When the high school was put on a warning list in 1998, the New England Association of Schools and Colleges presented the town with a list of 25 concerns to be addressed, most of which revolved around a crowded and antiquated building. In 2004, the high school was put on probation. According to the Bulletin, "little change" or "no change" is the status of most of those 25 bullet points to date.

Time and time again, referenda have taken place on the building of a new school. Each vote is met with a campaign by the "Citizens for Limited Taxation" to veto progress. A vote on the site for the new school that finally passed in 2005 was overturned this year. Though state subsidies for construction ensure that the costs of building a new school are actually less than those entailed in updating the existing structure, the residents most likely to go to the voting booth each time it's rolled out continue to stand by the notion that fiscal responsibility and responsibility to our children are mutually exclusive concepts.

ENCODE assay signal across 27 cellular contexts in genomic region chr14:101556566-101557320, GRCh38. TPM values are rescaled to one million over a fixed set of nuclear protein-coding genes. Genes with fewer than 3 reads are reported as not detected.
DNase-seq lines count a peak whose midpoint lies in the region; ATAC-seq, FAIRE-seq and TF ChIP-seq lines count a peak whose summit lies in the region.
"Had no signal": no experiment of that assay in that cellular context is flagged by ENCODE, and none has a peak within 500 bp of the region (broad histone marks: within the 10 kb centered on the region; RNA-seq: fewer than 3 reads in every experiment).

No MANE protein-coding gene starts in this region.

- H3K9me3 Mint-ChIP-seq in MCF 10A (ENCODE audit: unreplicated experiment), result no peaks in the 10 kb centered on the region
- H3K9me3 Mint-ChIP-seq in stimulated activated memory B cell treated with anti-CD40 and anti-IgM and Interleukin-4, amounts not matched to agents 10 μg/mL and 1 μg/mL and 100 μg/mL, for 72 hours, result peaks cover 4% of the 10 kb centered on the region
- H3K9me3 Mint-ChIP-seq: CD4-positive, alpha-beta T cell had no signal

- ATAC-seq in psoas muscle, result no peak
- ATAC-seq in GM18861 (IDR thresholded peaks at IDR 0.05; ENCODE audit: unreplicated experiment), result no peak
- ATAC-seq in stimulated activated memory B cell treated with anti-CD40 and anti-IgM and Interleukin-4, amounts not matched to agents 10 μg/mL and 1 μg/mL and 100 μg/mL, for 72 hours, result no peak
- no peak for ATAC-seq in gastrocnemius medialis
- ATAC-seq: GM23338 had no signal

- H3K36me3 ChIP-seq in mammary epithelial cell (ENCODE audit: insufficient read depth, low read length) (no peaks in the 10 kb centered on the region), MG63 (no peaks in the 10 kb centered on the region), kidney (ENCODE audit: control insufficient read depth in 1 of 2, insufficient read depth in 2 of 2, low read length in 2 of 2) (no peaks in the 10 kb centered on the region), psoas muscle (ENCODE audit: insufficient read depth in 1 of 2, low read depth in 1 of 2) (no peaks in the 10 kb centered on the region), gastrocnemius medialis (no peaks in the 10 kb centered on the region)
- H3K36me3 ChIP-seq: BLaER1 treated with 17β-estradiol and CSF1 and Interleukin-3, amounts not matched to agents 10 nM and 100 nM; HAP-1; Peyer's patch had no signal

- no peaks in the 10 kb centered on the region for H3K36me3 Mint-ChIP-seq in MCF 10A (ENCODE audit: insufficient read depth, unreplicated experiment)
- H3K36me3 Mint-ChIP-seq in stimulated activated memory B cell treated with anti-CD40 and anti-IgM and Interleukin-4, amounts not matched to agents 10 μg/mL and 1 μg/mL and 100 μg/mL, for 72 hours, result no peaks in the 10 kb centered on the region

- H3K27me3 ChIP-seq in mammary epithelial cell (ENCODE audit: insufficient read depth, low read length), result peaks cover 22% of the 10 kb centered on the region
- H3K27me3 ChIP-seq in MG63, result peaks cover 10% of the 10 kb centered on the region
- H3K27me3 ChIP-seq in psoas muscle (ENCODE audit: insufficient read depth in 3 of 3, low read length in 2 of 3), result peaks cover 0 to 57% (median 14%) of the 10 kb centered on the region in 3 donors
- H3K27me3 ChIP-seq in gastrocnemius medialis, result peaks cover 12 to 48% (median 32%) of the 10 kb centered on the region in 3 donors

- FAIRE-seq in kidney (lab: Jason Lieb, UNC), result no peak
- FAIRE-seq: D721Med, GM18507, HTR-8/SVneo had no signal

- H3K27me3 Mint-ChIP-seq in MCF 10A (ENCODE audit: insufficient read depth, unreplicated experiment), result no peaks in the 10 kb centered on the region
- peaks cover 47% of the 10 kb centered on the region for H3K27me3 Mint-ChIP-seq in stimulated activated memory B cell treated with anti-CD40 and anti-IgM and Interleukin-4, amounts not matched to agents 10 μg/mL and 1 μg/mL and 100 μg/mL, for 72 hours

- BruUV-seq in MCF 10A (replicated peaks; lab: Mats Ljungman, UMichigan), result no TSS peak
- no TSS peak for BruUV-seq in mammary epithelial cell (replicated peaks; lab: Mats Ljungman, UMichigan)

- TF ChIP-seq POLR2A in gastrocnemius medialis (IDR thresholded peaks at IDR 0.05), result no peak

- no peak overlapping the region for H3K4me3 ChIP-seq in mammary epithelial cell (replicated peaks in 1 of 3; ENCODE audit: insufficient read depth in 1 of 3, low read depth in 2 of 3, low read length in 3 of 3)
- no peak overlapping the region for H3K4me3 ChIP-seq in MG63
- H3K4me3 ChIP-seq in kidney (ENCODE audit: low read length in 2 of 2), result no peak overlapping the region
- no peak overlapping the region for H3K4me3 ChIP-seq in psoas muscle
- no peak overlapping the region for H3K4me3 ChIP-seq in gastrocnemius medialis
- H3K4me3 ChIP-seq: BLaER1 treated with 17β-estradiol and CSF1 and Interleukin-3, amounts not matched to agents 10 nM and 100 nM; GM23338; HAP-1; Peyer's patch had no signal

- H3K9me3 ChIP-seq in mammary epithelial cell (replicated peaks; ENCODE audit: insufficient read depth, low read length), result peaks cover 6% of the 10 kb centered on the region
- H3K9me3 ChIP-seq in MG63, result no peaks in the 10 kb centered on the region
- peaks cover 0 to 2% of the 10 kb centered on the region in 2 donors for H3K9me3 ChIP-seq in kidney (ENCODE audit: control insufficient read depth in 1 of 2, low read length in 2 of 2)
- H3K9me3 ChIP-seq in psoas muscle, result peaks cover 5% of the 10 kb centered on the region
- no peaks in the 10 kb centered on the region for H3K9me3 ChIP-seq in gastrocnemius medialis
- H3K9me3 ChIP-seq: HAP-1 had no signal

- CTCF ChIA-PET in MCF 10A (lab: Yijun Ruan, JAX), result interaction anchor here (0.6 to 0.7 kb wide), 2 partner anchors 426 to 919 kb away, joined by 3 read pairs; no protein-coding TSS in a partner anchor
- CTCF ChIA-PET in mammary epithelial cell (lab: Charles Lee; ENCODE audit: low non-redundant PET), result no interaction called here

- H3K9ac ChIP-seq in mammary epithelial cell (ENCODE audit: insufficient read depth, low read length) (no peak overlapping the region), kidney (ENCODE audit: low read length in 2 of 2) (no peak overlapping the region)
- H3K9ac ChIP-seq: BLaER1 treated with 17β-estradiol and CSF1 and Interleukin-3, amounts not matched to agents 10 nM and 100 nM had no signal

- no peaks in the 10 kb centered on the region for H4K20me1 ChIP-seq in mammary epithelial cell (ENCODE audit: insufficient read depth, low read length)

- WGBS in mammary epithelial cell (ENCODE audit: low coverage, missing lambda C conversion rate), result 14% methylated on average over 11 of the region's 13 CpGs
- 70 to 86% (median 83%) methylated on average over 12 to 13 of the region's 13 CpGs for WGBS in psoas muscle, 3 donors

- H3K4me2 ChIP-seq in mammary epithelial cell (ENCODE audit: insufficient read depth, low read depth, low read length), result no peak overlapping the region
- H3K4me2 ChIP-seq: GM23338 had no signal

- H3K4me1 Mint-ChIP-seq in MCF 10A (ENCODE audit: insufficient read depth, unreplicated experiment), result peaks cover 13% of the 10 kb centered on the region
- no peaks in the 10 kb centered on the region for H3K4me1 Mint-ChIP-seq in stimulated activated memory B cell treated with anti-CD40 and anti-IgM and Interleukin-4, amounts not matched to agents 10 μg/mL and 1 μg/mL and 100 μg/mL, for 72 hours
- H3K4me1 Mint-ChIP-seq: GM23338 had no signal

I called the Office of the Superintendent today to ask how I can most effectively stand up for the importance of education in this town, especially as it relates to the high school. Unfortunately, I discovered that there are no organized support mechanisms beyond the obvious civic opportunties presented at town council, Board of Education, and various committee meetings.

It seems that the successful grass roots advocacy of the Citizens for Limited Taxation remains largely unchallenged. If we, as supporters of education, can learn anything from their efforts, it's that the passion and energy of a few motivated people truly CAN make a difference.

Margaret Mead, a student of anthropology and human nature, said it famously: "Never doubt that a small group of thoughtful, committed citizens can change the world. Indeed, it is the only thing that ever has."